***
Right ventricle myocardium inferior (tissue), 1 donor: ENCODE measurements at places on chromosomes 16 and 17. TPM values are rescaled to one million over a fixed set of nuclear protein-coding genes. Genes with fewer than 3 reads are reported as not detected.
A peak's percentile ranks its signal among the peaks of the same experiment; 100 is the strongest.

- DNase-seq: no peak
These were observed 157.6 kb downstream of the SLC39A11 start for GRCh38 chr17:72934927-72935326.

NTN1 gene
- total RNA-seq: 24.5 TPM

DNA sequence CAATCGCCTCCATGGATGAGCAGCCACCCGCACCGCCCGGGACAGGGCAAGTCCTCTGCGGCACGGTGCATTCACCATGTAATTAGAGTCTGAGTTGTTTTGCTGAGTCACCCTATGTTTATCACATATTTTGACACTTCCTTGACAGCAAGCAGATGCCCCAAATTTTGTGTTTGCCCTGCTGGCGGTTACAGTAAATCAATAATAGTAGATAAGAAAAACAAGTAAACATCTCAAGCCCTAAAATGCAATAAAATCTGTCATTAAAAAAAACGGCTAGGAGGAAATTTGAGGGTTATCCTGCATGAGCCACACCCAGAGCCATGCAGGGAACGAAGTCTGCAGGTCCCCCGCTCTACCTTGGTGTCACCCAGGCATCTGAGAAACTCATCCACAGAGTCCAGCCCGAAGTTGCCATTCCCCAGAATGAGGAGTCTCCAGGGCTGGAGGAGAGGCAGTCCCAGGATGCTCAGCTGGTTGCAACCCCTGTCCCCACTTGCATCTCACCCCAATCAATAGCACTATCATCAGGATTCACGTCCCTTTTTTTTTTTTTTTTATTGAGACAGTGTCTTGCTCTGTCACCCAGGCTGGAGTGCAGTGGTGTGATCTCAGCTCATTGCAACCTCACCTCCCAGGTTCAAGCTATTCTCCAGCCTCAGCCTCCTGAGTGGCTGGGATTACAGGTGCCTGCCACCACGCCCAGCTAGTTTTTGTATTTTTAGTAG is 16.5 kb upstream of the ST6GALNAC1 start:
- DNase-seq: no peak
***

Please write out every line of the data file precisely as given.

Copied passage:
Right ventricle myocardium inferior (tissue), 1 donor: ENCODE measurements at places on chromosomes 16 and 17. TPM values are rescaled to one million over a fixed set of nuclear protein-coding genes. Genes with fewer than 3 reads are reported as not detected.
A peak's percentile ranks its signal among the peaks of the same experiment; 100 is the strongest.

- DNase-seq: no peak
These were observed 157.6 kb downstream of the SLC39A11 start for GRCh38 chr17:72934927-72935326.

NTN1 gene
- total RNA-seq: 24.5 TPM

DNA sequence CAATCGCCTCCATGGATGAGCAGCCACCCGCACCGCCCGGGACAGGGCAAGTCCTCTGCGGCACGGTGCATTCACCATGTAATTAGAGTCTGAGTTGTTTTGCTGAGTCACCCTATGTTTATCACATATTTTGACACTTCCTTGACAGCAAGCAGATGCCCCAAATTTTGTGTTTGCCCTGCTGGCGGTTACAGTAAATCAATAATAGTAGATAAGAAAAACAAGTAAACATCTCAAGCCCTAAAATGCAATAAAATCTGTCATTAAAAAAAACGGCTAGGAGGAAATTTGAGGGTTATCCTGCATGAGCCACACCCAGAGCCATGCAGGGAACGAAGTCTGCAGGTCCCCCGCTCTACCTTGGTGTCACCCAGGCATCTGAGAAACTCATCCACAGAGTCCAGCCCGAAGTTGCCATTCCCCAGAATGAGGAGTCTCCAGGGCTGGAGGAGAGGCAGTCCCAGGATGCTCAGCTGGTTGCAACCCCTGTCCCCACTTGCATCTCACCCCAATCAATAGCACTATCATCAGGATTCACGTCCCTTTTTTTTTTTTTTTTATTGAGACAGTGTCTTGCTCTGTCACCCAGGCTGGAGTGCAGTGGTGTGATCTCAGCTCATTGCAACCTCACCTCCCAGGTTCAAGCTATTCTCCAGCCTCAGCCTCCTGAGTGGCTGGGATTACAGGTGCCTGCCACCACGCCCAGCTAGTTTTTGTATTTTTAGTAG is 16.5 kb upstream of the ST6GALNAC1 start:
- DNase-seq: no peak